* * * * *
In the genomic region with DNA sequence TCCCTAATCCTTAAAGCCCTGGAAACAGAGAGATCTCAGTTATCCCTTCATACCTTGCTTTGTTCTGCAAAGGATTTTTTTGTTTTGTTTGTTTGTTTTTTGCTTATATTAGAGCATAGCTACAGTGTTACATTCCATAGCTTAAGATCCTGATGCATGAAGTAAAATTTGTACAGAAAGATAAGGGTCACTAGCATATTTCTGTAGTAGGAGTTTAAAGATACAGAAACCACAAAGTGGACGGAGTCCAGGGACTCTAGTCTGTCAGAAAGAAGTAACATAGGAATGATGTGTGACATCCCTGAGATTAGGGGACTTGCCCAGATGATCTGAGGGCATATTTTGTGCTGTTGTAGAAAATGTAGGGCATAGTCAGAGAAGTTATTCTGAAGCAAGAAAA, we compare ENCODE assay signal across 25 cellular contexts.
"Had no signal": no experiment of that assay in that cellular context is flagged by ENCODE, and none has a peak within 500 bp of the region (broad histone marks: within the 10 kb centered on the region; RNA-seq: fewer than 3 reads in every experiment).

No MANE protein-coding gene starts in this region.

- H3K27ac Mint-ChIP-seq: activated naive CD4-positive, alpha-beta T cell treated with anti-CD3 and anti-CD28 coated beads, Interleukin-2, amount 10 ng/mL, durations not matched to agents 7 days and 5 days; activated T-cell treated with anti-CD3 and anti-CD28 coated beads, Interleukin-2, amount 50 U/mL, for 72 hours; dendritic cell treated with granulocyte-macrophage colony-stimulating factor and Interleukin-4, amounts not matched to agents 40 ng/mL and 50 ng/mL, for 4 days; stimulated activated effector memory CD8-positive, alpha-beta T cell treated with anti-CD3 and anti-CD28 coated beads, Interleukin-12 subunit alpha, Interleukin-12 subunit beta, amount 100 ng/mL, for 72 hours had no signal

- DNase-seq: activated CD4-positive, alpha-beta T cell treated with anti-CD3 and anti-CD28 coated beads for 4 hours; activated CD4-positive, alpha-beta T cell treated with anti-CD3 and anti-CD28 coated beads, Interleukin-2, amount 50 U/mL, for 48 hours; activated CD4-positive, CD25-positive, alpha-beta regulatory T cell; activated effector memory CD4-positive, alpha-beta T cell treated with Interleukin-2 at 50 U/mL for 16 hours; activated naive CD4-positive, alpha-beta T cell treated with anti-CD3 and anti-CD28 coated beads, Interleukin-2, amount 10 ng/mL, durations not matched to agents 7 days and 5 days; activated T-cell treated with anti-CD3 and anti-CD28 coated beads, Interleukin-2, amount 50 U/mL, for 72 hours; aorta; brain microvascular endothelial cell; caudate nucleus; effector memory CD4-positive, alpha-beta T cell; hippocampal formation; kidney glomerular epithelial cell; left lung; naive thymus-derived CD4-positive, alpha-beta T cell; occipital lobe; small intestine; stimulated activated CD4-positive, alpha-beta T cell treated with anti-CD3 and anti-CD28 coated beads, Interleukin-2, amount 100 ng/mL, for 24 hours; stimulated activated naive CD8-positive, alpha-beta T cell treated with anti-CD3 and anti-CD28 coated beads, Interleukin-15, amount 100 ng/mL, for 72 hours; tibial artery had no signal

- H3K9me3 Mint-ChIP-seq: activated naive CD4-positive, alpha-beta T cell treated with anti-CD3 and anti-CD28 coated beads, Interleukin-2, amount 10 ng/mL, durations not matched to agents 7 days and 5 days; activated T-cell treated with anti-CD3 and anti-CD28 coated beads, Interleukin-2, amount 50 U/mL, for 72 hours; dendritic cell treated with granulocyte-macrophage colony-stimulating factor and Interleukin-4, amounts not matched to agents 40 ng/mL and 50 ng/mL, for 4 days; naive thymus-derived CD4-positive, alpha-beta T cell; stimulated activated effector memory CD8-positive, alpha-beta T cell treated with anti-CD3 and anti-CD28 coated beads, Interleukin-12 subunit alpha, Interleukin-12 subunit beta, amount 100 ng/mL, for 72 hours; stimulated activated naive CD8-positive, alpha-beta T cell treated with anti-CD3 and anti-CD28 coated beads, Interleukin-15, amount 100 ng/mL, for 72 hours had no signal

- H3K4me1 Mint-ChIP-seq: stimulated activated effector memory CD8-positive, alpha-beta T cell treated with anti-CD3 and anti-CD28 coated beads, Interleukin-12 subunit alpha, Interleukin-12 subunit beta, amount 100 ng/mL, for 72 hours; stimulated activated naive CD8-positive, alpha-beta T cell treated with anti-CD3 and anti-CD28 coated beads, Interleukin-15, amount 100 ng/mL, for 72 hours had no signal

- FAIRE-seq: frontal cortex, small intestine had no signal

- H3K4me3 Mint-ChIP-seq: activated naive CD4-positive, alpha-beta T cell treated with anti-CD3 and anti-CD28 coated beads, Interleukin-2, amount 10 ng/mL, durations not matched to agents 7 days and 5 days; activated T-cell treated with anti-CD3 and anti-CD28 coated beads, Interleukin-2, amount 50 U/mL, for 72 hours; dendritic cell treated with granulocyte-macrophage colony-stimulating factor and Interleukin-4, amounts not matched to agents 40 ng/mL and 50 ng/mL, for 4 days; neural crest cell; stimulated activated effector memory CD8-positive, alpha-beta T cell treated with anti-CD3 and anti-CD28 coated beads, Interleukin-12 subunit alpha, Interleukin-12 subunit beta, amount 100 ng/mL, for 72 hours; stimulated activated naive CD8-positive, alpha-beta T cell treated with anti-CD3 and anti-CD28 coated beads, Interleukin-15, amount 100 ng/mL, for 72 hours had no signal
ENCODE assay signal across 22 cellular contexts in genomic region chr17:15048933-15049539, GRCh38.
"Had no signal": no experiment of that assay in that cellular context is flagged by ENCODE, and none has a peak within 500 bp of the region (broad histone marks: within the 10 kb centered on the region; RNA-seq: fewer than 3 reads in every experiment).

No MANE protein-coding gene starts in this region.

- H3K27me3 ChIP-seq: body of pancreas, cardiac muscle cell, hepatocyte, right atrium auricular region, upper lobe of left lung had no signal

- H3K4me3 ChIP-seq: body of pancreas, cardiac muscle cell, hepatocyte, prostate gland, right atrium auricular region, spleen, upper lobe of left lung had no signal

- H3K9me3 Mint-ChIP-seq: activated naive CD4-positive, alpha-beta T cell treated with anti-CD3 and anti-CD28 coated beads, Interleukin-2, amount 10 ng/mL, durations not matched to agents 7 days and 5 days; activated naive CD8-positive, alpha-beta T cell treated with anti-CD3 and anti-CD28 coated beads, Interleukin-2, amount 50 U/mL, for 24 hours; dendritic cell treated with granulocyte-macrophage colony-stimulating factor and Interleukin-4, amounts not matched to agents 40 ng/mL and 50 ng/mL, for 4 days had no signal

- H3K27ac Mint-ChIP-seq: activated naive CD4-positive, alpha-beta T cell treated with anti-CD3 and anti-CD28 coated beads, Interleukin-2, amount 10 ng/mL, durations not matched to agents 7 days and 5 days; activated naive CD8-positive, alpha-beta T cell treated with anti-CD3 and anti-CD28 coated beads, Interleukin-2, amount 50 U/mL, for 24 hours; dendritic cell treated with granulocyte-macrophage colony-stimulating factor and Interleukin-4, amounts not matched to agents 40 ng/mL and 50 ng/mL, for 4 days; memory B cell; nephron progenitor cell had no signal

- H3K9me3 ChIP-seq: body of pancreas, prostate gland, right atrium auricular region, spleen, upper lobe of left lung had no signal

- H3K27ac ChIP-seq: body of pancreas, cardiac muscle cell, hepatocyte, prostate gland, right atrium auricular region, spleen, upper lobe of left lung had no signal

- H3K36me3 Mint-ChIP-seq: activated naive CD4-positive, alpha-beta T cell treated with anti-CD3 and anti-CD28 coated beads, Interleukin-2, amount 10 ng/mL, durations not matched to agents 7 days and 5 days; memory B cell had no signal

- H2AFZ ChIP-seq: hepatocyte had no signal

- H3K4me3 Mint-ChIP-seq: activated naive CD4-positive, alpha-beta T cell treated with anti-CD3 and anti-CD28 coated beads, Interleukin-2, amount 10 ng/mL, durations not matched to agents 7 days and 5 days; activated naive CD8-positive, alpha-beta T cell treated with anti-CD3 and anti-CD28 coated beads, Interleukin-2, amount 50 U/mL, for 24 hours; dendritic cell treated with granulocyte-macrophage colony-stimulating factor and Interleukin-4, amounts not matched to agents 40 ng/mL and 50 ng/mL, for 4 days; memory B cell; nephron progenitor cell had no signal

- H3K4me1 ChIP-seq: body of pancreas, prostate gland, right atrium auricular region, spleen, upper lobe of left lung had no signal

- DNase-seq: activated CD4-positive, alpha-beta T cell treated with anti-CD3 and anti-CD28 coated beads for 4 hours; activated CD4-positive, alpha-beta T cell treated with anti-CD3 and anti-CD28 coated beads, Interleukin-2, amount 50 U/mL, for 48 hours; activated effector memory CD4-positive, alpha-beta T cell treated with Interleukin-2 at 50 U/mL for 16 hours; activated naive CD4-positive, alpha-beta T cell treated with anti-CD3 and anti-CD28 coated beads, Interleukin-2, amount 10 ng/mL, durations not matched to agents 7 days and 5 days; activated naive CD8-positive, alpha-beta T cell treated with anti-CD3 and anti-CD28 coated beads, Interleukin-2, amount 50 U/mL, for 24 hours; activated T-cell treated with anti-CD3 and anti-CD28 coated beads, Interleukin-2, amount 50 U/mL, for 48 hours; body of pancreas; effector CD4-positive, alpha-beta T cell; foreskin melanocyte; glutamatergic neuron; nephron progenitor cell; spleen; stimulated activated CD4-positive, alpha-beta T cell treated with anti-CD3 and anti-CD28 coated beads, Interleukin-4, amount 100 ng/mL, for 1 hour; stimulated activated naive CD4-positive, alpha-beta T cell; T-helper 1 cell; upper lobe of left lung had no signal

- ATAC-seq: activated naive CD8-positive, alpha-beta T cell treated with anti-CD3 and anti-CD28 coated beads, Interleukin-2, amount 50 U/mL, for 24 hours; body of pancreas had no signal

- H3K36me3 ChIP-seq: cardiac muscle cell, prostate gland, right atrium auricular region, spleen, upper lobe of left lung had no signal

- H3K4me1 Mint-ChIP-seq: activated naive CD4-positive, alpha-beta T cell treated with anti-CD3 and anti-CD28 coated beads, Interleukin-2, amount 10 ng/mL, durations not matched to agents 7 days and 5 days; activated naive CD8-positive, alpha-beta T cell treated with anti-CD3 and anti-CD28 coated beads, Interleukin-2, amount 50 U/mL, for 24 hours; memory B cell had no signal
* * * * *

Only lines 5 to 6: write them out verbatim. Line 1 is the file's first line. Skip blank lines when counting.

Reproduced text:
- DNase-seq: activated CD4-positive, alpha-beta T cell treated with anti-CD3 and anti-CD28 coated beads for 4 hours; activated CD4-positive, alpha-beta T cell treated with anti-CD3 and anti-CD28 coated beads, Interleukin-2, amount 50 U/mL, for 48 hours; activated CD4-positive, CD25-positive, alpha-beta regulatory T cell; activated effector memory CD4-positive, alpha-beta T cell treated with Interleukin-2 at 50 U/mL for 16 hours; activated naive CD4-positive, alpha-beta T cell treated with anti-CD3 and anti-CD28 coated beads, Interleukin-2, amount 10 ng/mL, durations not matched to agents 7 days and 5 days; activated T-cell treated with anti-CD3 and anti-CD28 coated beads, Interleukin-2, amount 50 U/mL, for 72 hours; aorta; brain microvascular endothelial cell; caudate nucleus; effector memory CD4-positive, alpha-beta T cell; hippocampal formation; kidney glomerular epithelial cell; left lung; naive thymus-derived CD4-positive, alpha-beta T cell; occipital lobe; small intestine; stimulated activated CD4-positive, alpha-beta T cell treated with anti-CD3 and anti-CD28 coated beads, Interleukin-2, amount 100 ng/mL, for 24 hours; stimulated activated naive CD8-positive, alpha-beta T cell treated with anti-CD3 and anti-CD28 coated beads, Interleukin-15, amount 100 ng/mL, for 72 hours; tibial artery had no signal

- H3K9me3 Mint-ChIP-seq: activated naive CD4-positive, alpha-beta T cell treated with anti-CD3 and anti-CD28 coated beads, Interleukin-2, amount 10 ng/mL, durations not matched to agents 7 days and 5 days; activated T-cell treated with anti-CD3 and anti-CD28 coated beads, Interleukin-2, amount 50 U/mL, for 72 hours; dendritic cell treated with granulocyte-macrophage colony-stimulating factor and Interleukin-4, amounts not matched to agents 40 ng/mL and 50 ng/mL, for 4 days; naive thymus-derived CD4-positive, alpha-beta T cell; stimulated activated effector memory CD8-positive, alpha-beta T cell treated with anti-CD3 and anti-CD28 coated beads, Interleukin-12 subunit alpha, Interleukin-12 subunit beta, amount 100 ng/mL, for 72 hours; stimulated activated naive CD8-positive, alpha-beta T cell treated with anti-CD3 and anti-CD28 coated beads, Interleukin-15, amount 100 ng/mL, for 72 hours had no signal